July 16, 2019

7 Min Read

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Assassin’s Creed Odyssey – Judgment of Atlantis Game Director Q&A

Judgment of Atlantis, the third episode of Assassin's Creed Odyssey's The Fate of Atlantis story arc, is available now. Bringing players to its titular ancient city, Judgment of Atlantis offers players a chance to walk among the First Civilization, and unravel a thread of corruption behind Atlantis' gleaming exterior. We've taken a deep dive into Judgment of Atlantis in our full preview (and in the video below), but to find out more about how the episode came together – along with The Fate of Atlantis arc as a whole – we sat down with the story arc's game director, Hugo Giard, for a chat about the Isu, episodic content, and how death works when you're already in the afterlife.

Judgment of Atlantis is the first time we've seen First Civilization society in any real depth. How much leeway did you have in deciding how to portray it?

Hugo Giard: We had the chance to create something that was completely imaginary. We're usually rooted very much in realism and historical accuracy, but The Fate of Atlantis allowed us to imagine things that we would have otherwise never been able to put in the game.

There are still fundamental basics that have been established in the lore in regards to Isu, the First Civilization, the modern-day protagonist; those things don't change. The things that we've brought forward over the years with the Isu, and what happened thousands of years ago, are all true. None of those are things we could manipulate, but everything that wasn't encased in that lore was fair game.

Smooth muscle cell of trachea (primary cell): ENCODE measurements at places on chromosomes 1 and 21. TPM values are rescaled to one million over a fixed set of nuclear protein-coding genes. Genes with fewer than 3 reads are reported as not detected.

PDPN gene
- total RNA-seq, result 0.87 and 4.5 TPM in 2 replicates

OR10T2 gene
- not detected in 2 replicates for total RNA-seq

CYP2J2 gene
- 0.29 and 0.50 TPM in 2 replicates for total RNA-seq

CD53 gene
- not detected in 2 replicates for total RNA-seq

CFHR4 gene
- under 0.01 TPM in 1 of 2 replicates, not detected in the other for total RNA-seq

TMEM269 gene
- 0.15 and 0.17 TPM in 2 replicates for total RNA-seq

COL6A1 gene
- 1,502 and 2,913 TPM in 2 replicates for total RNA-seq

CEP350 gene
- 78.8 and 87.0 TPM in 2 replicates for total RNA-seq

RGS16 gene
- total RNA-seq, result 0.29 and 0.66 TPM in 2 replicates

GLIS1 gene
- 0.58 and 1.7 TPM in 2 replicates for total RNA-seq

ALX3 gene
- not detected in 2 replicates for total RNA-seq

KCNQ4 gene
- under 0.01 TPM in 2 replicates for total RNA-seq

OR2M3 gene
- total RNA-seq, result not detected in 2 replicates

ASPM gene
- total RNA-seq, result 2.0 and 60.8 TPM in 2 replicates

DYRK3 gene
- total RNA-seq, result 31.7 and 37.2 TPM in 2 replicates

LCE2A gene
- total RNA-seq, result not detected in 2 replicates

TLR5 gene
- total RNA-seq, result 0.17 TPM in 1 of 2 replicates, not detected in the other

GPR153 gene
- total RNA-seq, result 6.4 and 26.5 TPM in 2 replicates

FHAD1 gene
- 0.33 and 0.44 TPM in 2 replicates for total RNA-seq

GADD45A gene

The other aspect of it was that these three episodes had to be based in Greek mythology. They had to have a connection to ancient Greece and to Assassin's Creed Odyssey. We wanted to make sure the stuff we invented for Elysium, or the Underworld, or Atlantis, was something you could crack open a book, or do a Google search, and see connections to the work we did and the stories we told.

How did you decide on those three realms specifically?

HG: When I started looking at The Fate of Atlantis, I was interested in looking at themes. So I knew we had three episodes. We knew we wanted three worlds.

So I started looking at themes of our two major factions, the Templars and the Assassins. One is very freedom-oriented, one is very control-oriented. So I was like, OK, let's explore these themes. Episode 1 was really about control, which is why you find yourself in Elysium – we tend to say Heaven, but it's not Heaven, because it's actually a part of the Underworld. So we pushed the notion of control in Episode 1, which is why we had Persephone dominating and controlling everything.

In Episode 2, we knew we wanted to explore the opposite theme, so chaos, or basically absence of control. Hades is perfect for that; there's nobody managing Hades, there's nobody calling the shots on a daily basis. It's a free-for-all for everyone in there, and you just try to survive inside the chaos.

That led us to the third episode, in which the theme becomes balance. You realize in Episode 1 that total control doesn't work; in Episode 2, chaos doesn't work either. So there's got to be a middle ground there. So we try to look at balance, which is why we're much more interested in the dynamic between the humans and the Isu.

How was the episodic structure decided?

HG: For us, there are two main reasons. The first is to allow players to digest the content in the way you would watch a television series. The great thing that this does is it allows us to get the content in players' hands a lot sooner. If I had waited until having finished everything, and published the content at that moment, then The Fate of Atlantis wouldn't come out until July 16.